We use “commercially compostable” PLA clamshells and the like, but I’m not sure they really offer much improvement over plastic in our context. There is no commercial composting facility that can accept them anywhere near us. On the other hand, recycling of plastic clamshells is problematic, and they generally get discarded. We figure, if they’re both going to end up in the landfill anyway, at least the PLA ones were made from plants rather than oil, and they will (eventually) break down in the landfill, to turn into methane, and then electricity. Though our local landfill does use landfill gas to produce electricity (which greatly reduces the smell factor!), it’s pretty dirty, and who knows if they’ll still be doing so decades from now?

      We hate packaging in general, but until we find away to deliver everything loose-packed…

      The fiber net bags sound cool. I’ll have to look into those! We usually just use the green biobags for onions and such. But they don’t breathe well enough in the short term. In the long term, they tend to decompose long before such long-storage foods start to go bad, which is also annoying…


      • Jude

        We’re having a real problem with the cellophane and wilted produce. It lasts for just a couple of days before drooping. We need something that will hold for a week.

        We’ve been using Greenline bags, but they’re not home compostable and don’t come in sizes larger than 9 x 12″.

        Wondering what we’re doing wrong if your produce is staying fresh in them. For how long?

        • Chad

          Hi, Jude,
          Sorry for the late response – I didn’t get a notification of your comment.

          We have gotten good shelf life from our greens in the cellophane bags. On par with the green “biobags” we use for online orders (they compost more quickly and are faster to pack, but you can’t see through them for market display), usually around 10-18 days. The key seems to be keeping them cold.

          We typically harvest first thing in the morning two days before a market, and immediately place the greens in a walk-in cooler. We wash and dry the greens that evening or following day (so wash water and produce temperature are within 10 degrees), then pack the evening before. They go right back into the cooler, then stay in a refrigerated truck until they’re placed on display.

          The bags are very clear, so if your market display is in the sun, your greens may be cooking. We do everything possible to keep our greens out of the sun. We also have open-front display coolers with frozen containers of water to keep the greens marginally cooler than the outdoor temperature.

          Only other thing I can think of that may or may not be important is we use an impulse sealer to close the bags. It may be that your rubber band closure allows the humidity to escape too quickly and they dry out? Have you tried that yet? I wouldn’t think it would make a big difference, but could be wrong…

          • Jude

            Hi Chad, I so appreciated you responding. I know the extra effort it takes.

            We’re selling our bagged produce at a farm stand in a fridge that, while it’s supposed to be 35 degrees, actually runs around 40 – 44 with the shelves blocking the fan. No sun.

            Our storage cooler is 35, but we had the same problem, although it was delayed by a day or two. Cold does seem to influence it and I can’t get the large refrigerators in the stand to be any colder.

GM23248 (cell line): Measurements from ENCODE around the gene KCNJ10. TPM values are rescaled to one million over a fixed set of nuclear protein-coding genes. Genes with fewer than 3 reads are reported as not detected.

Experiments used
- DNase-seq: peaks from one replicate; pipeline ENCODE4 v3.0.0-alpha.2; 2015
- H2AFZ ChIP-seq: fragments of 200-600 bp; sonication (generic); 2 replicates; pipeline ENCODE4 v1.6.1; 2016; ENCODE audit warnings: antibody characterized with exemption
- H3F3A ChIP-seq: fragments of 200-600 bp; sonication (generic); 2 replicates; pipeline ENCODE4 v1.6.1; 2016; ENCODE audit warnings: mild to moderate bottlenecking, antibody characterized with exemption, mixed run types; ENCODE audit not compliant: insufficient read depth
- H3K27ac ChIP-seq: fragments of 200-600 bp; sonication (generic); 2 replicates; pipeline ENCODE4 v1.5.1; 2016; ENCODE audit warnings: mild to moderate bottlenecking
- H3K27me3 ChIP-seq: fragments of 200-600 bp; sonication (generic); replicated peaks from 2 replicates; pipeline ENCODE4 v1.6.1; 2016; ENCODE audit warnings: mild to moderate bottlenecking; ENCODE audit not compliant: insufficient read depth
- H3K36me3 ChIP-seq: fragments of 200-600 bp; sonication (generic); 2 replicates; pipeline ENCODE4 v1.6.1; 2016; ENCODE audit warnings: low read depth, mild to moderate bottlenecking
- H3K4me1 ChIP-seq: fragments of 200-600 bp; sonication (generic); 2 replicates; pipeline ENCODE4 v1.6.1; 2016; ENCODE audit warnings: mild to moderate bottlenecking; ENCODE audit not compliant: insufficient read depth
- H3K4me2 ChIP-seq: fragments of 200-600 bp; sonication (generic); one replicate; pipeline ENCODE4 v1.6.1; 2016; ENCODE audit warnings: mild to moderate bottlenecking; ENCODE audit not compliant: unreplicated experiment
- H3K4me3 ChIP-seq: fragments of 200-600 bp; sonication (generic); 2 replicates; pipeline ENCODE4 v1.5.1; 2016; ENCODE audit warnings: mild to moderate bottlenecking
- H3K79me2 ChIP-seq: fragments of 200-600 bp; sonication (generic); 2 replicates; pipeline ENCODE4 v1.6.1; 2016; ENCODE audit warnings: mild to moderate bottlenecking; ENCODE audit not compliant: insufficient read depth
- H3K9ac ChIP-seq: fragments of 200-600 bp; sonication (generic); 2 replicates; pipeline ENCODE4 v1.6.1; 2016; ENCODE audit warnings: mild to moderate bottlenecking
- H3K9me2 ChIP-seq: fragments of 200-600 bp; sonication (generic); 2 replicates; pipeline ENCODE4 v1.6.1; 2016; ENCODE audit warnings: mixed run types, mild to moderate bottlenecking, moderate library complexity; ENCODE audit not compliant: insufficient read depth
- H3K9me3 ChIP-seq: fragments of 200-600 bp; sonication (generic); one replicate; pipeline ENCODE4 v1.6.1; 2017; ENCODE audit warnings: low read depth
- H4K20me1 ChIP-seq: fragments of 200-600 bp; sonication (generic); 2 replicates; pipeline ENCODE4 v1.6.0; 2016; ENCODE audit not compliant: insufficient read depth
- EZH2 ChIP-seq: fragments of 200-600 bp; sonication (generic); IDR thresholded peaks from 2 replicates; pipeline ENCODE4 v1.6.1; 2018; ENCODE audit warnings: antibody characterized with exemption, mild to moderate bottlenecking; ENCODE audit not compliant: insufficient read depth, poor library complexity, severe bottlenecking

Bunched produce is washed , shaken dry and then bagged and sealed with a rubber band.
            Haven’t tried the baby greens mixes with it yet.

            I wondered about the heat sealer, but couldn’t imagine that it would lose that much. I didn’t want to buy one until we tested it. I may have to anyway, just in case. Which we have to be for next season, as our fields are closed for the year.

            I’ll be sure to report!

            Were you able check out the net bags from Ocean Farm? We are loving these.

            I’ll review your methods and try again next season.

            Have a happy winter and great hopes for the next growing season!

          • Chad

            Hrmmmm. We keep our walk in cooler at 39 most of the year, and the truck at 41 (and it has a wide thermostat delta of about +4 and -3 degrees), so the aggregate temperature is about the same for both of us.

            We don’t bag bunched produce until it sells (and then it’s customer choice). We keep bunched veggies in 38 gallon lidded bins in the cooler. On the market display, we make piles and spray the down regularly with water (plus sanidate to keep the health departments happy), and continually restock with back stock from the bulk bins. It works, so long as the market isn’t slow. But we don’t have to keep it out all day like you would at a farm stand – a typical market is only 4 hours.

            Head lettuce is our challenge. wind is the big enemy there – even if it’s 40 degrees and cloudy at the market, a beautiful head will wilt to where it’s not even fit for a sheep treat in less than an hour if it’s windy. unfortunately, we’re using plastic clamshells for lettuce. We also typically lose about 30% of each head at harvest, needing to be cut off just so the head will fit in the clamshell. We go back and re-cut the rest of the heads for ourselves or the sheep (since you only get one harvesting cut before it’s “processed”…).

            Thankfully, we can use the green biobags for delivery orders of lettuce heads. Customer pays the same price, but gets an extra 1/3 of a head of product, while not destroying the planet as much. And it takes us less work, meaning we do better as well. But I just can’t get them to sell at market that way.

            I haven’t had a chance to check out the net bags yet. I intend to, but with the economy where it is, the current focus is just keeping the wheels turning. We also had a pretty miserable harvest of most of the stuff stuff we would put in them this season. Ready for 2022 be over!

            Please do keep me updated about what ends up working for you. one day we do hope to have a farm stand – It just will probably take buying land you can see from the road and/or can build an accessible without 4 wheel drive driveway…